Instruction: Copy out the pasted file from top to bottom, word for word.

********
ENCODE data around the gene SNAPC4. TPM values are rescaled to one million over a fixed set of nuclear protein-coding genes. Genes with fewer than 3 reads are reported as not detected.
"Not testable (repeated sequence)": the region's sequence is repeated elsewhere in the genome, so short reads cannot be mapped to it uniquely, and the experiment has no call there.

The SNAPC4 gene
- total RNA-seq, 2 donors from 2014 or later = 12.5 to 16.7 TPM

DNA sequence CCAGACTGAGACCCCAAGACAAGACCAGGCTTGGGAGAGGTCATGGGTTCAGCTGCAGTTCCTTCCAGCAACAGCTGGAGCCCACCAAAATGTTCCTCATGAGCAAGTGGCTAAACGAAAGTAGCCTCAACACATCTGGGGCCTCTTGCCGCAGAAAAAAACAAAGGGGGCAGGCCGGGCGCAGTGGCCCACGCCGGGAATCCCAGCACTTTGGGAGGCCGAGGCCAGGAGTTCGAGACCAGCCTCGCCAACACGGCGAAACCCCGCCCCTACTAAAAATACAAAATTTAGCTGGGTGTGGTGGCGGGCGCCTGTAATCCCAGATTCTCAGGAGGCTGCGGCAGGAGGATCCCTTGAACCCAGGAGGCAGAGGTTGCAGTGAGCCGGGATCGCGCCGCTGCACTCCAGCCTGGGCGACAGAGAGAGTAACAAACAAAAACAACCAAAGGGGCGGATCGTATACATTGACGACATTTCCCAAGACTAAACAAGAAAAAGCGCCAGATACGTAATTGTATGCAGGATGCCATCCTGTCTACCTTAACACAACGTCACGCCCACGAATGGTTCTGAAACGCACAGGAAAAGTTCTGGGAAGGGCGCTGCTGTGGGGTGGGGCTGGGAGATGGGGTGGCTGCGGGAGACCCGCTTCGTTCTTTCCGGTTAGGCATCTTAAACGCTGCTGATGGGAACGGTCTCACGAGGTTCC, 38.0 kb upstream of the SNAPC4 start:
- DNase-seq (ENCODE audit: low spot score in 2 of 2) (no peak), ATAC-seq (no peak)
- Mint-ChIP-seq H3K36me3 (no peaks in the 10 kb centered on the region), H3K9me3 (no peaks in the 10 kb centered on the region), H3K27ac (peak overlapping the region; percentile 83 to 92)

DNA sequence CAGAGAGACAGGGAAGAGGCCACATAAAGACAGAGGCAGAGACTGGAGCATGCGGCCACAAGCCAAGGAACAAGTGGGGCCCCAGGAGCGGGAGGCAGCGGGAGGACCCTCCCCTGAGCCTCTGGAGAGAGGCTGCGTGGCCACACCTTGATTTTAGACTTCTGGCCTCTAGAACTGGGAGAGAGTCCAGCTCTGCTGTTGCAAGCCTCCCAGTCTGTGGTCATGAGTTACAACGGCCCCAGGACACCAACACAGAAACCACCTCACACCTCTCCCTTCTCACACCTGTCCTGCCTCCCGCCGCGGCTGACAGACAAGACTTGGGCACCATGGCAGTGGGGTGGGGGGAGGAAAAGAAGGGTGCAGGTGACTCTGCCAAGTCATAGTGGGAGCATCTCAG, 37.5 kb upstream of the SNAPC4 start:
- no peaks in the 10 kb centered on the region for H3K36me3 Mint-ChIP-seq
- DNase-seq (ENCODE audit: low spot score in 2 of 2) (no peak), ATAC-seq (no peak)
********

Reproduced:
ENCODE data around the gene SNAPC4. TPM values are rescaled to one million over a fixed set of nuclear protein-coding genes. Genes with fewer than 3 reads are reported as not detected.
"Not testable (repeated sequence)": the region's sequence is repeated elsewhere in the genome, so short reads cannot be mapped to it uniquely, and the experiment has no call there.

The SNAPC4 gene
- total RNA-seq, 2 donors from 2014 or later = 12.5 to 16.7 TPM

DNA sequence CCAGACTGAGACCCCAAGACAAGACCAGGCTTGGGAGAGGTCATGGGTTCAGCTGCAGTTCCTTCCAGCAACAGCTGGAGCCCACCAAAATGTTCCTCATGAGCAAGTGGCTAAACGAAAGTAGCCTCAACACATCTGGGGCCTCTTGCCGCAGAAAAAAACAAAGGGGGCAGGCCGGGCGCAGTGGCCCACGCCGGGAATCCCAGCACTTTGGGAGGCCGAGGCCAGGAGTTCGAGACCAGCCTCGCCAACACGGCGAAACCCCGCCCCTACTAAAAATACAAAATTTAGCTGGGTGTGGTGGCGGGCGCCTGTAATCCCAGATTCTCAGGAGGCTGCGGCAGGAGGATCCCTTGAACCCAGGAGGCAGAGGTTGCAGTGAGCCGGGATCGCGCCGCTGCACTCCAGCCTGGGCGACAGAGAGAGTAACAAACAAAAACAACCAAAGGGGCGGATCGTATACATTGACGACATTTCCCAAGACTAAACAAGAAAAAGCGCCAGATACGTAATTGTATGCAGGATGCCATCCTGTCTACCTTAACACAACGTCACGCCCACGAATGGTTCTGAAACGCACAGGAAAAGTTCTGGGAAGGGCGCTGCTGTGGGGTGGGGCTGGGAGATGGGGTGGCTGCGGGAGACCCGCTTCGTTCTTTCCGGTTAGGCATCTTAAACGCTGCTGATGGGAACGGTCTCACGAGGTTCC, 38.0 kb upstream of the SNAPC4 start:
- DNase-seq (ENCODE audit: low spot score in 2 of 2) (no peak), ATAC-seq (no peak)
- Mint-ChIP-seq H3K36me3 (no peaks in the 10 kb centered on the region), H3K9me3 (no peaks in the 10 kb centered on the region), H3K27ac (peak overlapping the region; percentile 83 to 92)

DNA sequence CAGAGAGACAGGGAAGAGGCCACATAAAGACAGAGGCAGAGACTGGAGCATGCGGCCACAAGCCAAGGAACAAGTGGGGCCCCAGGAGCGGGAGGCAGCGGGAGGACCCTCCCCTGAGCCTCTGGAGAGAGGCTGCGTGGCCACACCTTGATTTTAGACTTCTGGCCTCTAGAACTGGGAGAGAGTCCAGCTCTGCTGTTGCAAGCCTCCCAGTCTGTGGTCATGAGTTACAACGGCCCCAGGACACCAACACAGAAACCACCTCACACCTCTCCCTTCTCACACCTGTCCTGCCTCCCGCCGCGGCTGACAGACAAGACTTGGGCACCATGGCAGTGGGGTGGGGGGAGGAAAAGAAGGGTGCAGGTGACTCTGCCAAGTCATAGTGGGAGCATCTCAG, 37.5 kb upstream of the SNAPC4 start:
- no peaks in the 10 kb centered on the region for H3K36me3 Mint-ChIP-seq
- DNase-seq (ENCODE audit: low spot score in 2 of 2) (no peak), ATAC-seq (no peak)